Prochlorperazine for Breakthrough CINV

Prochlorperazine for Breakthrough CINV

PEP Topic 
Chemotherapy-Induced Nausea and Vomiting
Description 

At low doses, prochlorperazine is used to control nausea and vomiting associated with radiation therapy and very low to moderately emetogenic chemotherapy. The drug can be used at high doses to control nausea and vomiting associated with highly emetogenic chemotherapy. It may be particularly effective in the management of delayed nausea and vomiting. Prochlorperazine can be used in both adult and pediatric (more than 2 years of age and 10 kg) populations. This drug belongs to the phenothiazines drug class and is a dopaminergic antagonist. It  can be administered orally, via IV, intramuscularly, or as a rectal suppository. Additional uses for prochorperazine include the treatment of schizophrenia and anxiety. Side effects include extrapyramidal side effects, sedation, and hypotension.

Effectiveness Not Established

Research Evidence Summaries

Jones, J.M., Qin, R., Bardia, A., Linquist, B., Wolf, S., & Loprinzi, C.L. (2011). Antiemetics for chemotherapy-induced nausea and vomiting occurring despite prophylactic antiemetic therapy. Journal of Palliative Medicine, 14, 810-814.

doi: 10.1089/jpm.2011.0058
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Study Purpose:

To provide preliminary prospective evidence of the efficacy of individual agents prescribed for the treatment of breakthrough chemotherapy-induced nausea and vomiting (CINV)

Intervention Characteristics/Basic Study Process:

Patients receiving moderately or highly emetogenic chemotherapy received prophylactic antiemetic treatment based on guidelines. If patients experienced breakthrough CINV, their treating oncologist prescribed antiemetics with discretion and the patients were instructed to complete a questionnaire starting at the point in which they took the antiemetic (baseline) and then every 30 minutes for four hours.

Sample Characteristics:

  • The sample consisted of 96 participants.
  • Median age was 58 with a range of 30–86.
  • The sample was 45% male and 55% female. Of the patients completing the questionnaire, 26% were male and 74% were female.
  • Diagnoses were breast (7%), GI (26%), genitourinary (4%), skin (4%), lung (13%), gynecologic (23%), head and neck (4%), neuroendocrine (1%), sarcoma (3%), and hematologic (15%).
  • Patients were receiving  moderately to highly emetogenic chemotherapy.

Setting:

The study was conducted at a single site at the Mayo Clinic in Minnesota, United States.

Phase of Care and Clinical Applications:

All patients were in active treatment.

The study has applications for late effects and survivorship.

Study Design:

This was a prospective, exploratory observation study.

Measurement Instruments/Methods:

  • Patients rated nausea on a scale of 0–10.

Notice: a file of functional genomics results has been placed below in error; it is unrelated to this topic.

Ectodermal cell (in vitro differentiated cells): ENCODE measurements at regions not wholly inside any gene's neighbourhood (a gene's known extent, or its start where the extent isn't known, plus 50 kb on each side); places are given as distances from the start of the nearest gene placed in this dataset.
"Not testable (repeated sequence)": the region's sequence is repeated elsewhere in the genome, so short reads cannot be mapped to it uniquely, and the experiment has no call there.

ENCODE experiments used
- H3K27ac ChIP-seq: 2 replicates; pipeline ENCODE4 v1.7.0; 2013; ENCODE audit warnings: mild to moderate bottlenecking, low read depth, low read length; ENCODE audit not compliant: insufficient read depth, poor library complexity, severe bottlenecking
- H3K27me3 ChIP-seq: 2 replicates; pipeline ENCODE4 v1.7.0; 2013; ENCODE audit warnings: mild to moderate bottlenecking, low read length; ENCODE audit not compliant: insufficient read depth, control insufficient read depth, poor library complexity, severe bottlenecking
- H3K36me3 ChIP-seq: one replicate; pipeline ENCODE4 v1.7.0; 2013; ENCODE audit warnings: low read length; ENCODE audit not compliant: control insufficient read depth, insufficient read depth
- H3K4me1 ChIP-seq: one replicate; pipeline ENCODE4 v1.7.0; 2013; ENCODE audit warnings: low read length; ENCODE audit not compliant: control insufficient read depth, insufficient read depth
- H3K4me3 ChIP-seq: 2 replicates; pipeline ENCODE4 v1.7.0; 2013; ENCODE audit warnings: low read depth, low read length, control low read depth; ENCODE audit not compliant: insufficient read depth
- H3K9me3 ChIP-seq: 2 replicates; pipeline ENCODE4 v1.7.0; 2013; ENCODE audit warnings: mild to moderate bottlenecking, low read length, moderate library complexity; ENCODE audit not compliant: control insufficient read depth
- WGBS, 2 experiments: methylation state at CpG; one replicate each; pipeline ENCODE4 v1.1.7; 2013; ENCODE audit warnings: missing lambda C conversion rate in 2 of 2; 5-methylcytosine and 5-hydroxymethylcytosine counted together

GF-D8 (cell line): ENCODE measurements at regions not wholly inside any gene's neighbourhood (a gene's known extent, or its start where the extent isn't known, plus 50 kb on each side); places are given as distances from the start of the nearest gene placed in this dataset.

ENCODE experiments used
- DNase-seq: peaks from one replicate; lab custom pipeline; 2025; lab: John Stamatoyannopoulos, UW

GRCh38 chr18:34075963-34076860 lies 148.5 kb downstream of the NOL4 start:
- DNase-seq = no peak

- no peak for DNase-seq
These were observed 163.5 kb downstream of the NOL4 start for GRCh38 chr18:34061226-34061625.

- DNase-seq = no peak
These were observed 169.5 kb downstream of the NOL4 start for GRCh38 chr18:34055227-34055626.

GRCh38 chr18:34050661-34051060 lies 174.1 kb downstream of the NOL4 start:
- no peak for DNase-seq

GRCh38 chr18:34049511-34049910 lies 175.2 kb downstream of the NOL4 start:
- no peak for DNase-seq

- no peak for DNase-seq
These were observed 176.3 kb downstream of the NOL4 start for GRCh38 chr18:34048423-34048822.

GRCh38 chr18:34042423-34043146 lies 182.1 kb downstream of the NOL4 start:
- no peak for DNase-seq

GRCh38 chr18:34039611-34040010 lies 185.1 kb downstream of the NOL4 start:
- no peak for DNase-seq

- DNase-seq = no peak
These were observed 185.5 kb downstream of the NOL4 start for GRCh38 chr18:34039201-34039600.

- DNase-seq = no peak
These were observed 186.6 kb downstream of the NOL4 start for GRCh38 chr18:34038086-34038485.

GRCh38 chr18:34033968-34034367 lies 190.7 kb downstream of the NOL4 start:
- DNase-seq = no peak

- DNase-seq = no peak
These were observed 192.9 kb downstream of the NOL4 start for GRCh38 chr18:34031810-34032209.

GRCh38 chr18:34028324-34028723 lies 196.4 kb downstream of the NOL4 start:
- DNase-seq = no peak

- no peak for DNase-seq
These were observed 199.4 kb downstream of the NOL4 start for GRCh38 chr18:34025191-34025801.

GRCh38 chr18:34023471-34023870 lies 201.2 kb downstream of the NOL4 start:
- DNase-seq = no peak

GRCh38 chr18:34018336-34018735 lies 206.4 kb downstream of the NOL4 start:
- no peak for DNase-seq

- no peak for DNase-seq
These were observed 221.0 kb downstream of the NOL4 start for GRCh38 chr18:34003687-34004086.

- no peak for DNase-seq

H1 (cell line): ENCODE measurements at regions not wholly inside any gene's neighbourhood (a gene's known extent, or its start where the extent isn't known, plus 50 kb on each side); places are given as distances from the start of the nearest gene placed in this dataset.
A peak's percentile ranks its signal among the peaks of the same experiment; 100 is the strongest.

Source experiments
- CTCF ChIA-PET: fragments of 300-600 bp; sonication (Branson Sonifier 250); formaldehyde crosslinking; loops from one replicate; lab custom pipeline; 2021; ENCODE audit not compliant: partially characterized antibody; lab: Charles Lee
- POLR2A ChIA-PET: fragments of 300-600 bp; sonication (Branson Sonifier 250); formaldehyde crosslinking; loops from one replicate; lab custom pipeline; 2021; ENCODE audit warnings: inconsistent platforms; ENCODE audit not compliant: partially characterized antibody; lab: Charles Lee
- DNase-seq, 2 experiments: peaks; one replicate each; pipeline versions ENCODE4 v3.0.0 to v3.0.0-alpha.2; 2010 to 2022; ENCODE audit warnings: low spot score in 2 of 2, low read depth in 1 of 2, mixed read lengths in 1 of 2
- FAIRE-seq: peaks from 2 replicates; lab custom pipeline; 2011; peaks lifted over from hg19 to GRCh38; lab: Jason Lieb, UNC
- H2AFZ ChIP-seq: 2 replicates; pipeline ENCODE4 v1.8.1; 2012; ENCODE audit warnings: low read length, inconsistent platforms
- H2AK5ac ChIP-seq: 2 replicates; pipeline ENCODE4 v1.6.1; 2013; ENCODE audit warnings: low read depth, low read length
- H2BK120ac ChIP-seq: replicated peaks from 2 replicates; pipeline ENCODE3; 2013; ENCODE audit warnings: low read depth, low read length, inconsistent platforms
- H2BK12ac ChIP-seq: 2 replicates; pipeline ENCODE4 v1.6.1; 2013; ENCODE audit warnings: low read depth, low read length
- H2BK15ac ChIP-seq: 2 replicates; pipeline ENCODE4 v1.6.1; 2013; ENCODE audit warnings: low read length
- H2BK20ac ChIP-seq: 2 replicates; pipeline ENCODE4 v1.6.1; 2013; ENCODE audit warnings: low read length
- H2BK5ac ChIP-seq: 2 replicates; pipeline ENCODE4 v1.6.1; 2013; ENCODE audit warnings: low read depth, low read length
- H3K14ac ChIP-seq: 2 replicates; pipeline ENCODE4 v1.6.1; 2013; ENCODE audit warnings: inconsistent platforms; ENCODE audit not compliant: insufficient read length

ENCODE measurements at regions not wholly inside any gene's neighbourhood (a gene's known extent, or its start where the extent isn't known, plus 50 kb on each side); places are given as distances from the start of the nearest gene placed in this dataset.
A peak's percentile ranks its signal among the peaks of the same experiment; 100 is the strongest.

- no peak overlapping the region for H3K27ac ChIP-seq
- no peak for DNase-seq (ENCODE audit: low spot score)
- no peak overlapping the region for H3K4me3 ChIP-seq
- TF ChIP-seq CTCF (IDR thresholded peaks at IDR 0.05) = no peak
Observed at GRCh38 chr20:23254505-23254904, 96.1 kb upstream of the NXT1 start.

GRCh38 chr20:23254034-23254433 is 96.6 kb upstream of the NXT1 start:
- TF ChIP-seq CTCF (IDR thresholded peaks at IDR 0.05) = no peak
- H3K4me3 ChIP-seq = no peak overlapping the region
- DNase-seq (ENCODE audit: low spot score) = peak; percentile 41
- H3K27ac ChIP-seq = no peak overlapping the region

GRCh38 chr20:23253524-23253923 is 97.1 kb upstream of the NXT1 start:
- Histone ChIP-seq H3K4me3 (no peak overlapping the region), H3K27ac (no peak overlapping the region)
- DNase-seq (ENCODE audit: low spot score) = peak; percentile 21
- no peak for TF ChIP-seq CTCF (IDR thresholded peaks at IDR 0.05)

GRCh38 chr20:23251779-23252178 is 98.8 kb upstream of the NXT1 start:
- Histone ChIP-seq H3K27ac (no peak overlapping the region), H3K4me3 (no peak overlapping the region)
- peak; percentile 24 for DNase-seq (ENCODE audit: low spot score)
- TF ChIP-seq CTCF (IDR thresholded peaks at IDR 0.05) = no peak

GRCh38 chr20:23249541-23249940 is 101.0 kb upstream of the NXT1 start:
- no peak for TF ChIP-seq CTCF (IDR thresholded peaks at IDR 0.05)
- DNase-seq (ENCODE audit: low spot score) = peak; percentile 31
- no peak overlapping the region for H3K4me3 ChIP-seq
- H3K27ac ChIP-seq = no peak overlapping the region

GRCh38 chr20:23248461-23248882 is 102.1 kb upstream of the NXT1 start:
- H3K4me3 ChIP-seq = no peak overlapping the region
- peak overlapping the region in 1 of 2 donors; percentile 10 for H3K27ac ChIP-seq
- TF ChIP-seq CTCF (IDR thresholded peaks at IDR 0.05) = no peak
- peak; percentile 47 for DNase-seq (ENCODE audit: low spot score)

• Patients recorded the number of episodes of vomiting and side effects (e.g., agitation, drowsiness [on a scale of 0–10], headache).
  • Patients completed nausea and vomiting questionnaires.

Results:

Of the total patients enrolled, 28% experienced breakthrough CINV and completed the questionnaire.

The breakthrough medications given were 10-mg oral prochlorperazine (88%) or a 5-HT3 receptor antagonist (RA) (12%) (specifically, 1 mg granisetron, 8-mg IV ondansetron, 8-mg sublingual ondansetron).

Patients receiving the prochlorperazine experienced a 75% median reduction in nausea after four hours, and vomiting was reduced from 21% to 4%. Of these, 96% reported they would recommend prochlorperazine to other patients (median satisfaction as 8 out of 10).

Patients who received the 5-HTreceptor antagonists experienced a 75% median reduction in nausea over the four-hour study period. No vomiting from baseline was reported (satisfaction as 0, 4, and 8 out of 10). The patient who rated satisfaction at 0 recorded complete resolution of nausea by 30 minutes and said would recommend the medication to others, so investigators posited that this patient may have misunderstood the high satisfaction score of 0 rather than 10.

In the patients treated with prochlorperazine, the median drowsiness of 3 at baseline decreased to 2 after four hours. Headache was reported in 20% of patients and decreased to 0% after four hours. Agitation was reported in 20% of patients and decreased to 4% after four hours. Abdominal cramping, dry mouth, tachycardia, blurry vision were also recorded.

In the patients treated with 5-HTRAs, baseline drowsiness of 5 remained unchanged after four hours. One patient did not have drowsiness at baseline but reported drowsiness of 1 after taking the medication. No patients reported headache, agitation, or other toxicities.

Conclusions:

Prochlorperazine and 5-HT3 RAs appeared to be effective breakthrough antiemetic therapies with favorable outcomes. Prochlorperazine is a good choice base on this study as it acts on a different pathway than prophylactic antiemetics. Further randomized, controlled trials would elucidate more effective antiemetic approaches for treating nausea.

Limitations:

  • No appropriate control group was included.
  • The analyzable sample size was small.
  • The study did not provide a clear control for prophylactic antiemetic regimens.

Nursing Implications:

Prochlorperazine has been used for a long time as a rescue medication. This study supports the choice of antiemetic for breakthrough CINV with minimal side effects. Further randomized controlled trials comparing different side effects are clearly recommended.


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